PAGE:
The Tony Award-winning play Master Class, now at MetroStage, is a thrilling tribute to opera, love, passion and artistry. Playwright Terrence McNally includes the audience as part of an actual vocal session with the esteemed Maria Callas, as she shares life-lessons that extend far beyond the music. Watching such an ultimate and demanding artist at work in a beautifully crafted production is a dream come true that will leave opera-lovers and novices alike breathless for more.
The Maria Callas role is demanding and takes no prisoners and IIona Dulaski proves from her entrance that she’s up to the task. Entering,, uplifted and full of poise, Callas has total command of her environment, explicitly states her expectations and with a searing look and tone makes it clear who’s in charge. She instructs the audience, even targeting several on occasion, making sure to get undivided attention. Before the first student walks timidly on stage, we’re all unconsciously sitting a bit taller, anxiously waiting to see how she will shape and influence an operatic rendition right before our eyes.
She grooms her first student to walk across the stage to feel the message behind the music before she’s even allowed to sing the first note. And when she does, Callas pounces on each interlude to shape the sound and shares tidbits about her own rendition of the piece.
Anyone can merely sing the notes, she tells us. Callas is more interested in digging deeper, getting to the heart of life messages about strength and fortitude and sacrificing for the art.
The more Callas listens, the more the music takes her back to her own life passages that she shares with emotion, care and tenderness. As Callas, Dulaski can bark out demands and just as easily get swept away in the rapture of an aria. It’s a masterful performance.
Just as masterful are the knock-out performances by the trio of fresh young talent: two sopranos and a tenor who sing like angels—all are locally trained and worth a return visit just to relish their artistry. Emily Hanzel is the first soprano, Sophie, who has to repeat her entrance numerous times to get the nuance of her character just right. Daniel Noone is the tenor with such gorgeous tones that even Callas herself waved him along with hardly a remark.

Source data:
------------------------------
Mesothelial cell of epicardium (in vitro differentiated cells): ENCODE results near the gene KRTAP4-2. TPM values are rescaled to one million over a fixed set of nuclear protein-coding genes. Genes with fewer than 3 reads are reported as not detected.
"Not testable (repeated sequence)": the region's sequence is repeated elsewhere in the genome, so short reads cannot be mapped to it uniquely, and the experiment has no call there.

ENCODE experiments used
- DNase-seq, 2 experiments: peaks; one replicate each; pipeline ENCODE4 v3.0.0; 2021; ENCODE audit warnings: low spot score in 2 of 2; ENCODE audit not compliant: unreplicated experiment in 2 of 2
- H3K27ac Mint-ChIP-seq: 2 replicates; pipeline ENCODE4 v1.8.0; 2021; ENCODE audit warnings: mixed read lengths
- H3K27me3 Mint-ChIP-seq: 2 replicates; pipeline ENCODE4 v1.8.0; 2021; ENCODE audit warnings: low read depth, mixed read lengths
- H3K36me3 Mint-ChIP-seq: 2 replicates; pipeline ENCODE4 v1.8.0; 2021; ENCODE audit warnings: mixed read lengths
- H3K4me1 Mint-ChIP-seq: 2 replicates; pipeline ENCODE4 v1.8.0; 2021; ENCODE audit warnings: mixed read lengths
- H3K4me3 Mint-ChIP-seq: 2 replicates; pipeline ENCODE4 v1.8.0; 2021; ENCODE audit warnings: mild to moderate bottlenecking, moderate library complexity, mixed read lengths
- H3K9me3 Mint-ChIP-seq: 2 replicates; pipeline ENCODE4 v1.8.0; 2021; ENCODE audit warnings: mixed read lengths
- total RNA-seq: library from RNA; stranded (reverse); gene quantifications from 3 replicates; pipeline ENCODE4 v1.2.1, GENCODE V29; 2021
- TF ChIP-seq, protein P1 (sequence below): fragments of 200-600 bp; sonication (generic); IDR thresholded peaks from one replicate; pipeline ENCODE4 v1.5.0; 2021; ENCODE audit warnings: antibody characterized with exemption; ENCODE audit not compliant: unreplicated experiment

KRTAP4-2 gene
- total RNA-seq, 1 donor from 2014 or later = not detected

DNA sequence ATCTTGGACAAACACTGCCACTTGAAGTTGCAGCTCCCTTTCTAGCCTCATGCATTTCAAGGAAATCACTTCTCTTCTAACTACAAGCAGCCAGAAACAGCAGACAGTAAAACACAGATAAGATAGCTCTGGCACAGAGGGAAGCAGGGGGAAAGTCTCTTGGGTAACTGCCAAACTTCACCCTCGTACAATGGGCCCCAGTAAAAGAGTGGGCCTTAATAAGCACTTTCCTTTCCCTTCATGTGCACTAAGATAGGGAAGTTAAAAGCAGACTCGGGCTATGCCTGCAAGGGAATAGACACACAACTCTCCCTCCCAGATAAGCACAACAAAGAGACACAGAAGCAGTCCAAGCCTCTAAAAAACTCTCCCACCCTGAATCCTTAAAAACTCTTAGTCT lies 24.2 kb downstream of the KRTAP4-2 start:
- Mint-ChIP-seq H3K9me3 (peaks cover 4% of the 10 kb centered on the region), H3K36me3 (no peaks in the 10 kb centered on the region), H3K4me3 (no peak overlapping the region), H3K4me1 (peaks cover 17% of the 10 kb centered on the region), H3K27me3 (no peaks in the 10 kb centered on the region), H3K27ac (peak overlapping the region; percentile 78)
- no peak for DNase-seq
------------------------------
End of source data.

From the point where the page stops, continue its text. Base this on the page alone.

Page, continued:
Ayana Reed gives a knockout performance as Sharon who Callas derides for her apparel selection –Sophie’s dress is too short, Sandra’s gown is inappropriate, there is obviously no pleasing her. Sharon provides Callas with some of the dramatic tension of the piece and secured Audra McDonald a Tony in the Broadway debut. Reed hits all of her notes with astounding strength and clarity – really rocked the house, and showed her dramatic chops, too, in standing up to the demanding Diva.
closes June 11, 2017
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And then there is Callas’ nearly fanatic devotion to Onassis. The fascinating back-story is revealed in the second act with projections of the millionaire on a three-paneled screen on the top portions of the set. Her utter devotion to “Ari” even when it was not in her best interest showed her vulnerability and humanized her. The script also made it clear that no matter how much fame she attained, there was still a remnant of the chubby, ugly girl she kept struggling against that left permanent scars on her psyche that no amount of glamour, pearls or diamonds could erase. The Greek heritage she shared with Onassis and his initial interest in her kept her tied to him even as he casually tossed her aside for, well, you know the rest of Onassis’s fascinating story. Hearing it while immersed in gorgeous interludes by Giuseppe Verdi, Giacomo Puccini, and Vincenzo Bellini is divine.
The expert renditions of the production would not work unless all of the basic elements are in place, and that happens under the hands of the maestro himself, director Nick Olcott who sprinkles refreshing humor and fresh energy throughout while assuring perfect pitch performances. The nameless stagehand’s role, for example, played with wordless weary aplomb by Michael Sharp, is a hoot, and bringing music director Joseph Walsh into the dramatic fold adds an endearing touch. Lighting by Alexander Keen is sublime when Emily is bathed in a golden glow while Callas is simultaneously cast in dramatic shadows as she succumbs to her memories, truly a magical moment.
I can’t say enough about this exquisite production that’s got it all, including some of the most talented fresh young artists around in breakout roles. In the program notes, Producing Artistic Director Carolyn Griffin says that “Theater should expand our vision and understanding of our role in the greater universe.” Accordingly, this production’s life-messages go beyond the notes as Callas admonishes us all to Act-Feel-Be.
Master Class by Terrence McNally . Directed by Nick Olcott . Cast: Ilona Dulaski, Emily Honzel, Ayanna Reed, Daniel Noone, Joseph Walsh and Michael Sharp . Music Director: Joseph Walsh . Set design: Rhe’a Roland . Costume design: Jingwei Dai . Lighting: Alexander Keen . Sound design: Gordon Nimmo-Smith . Production stage manager David Elias . Produced by MetroStage . Reviewed by Debbie Minter Jackson.
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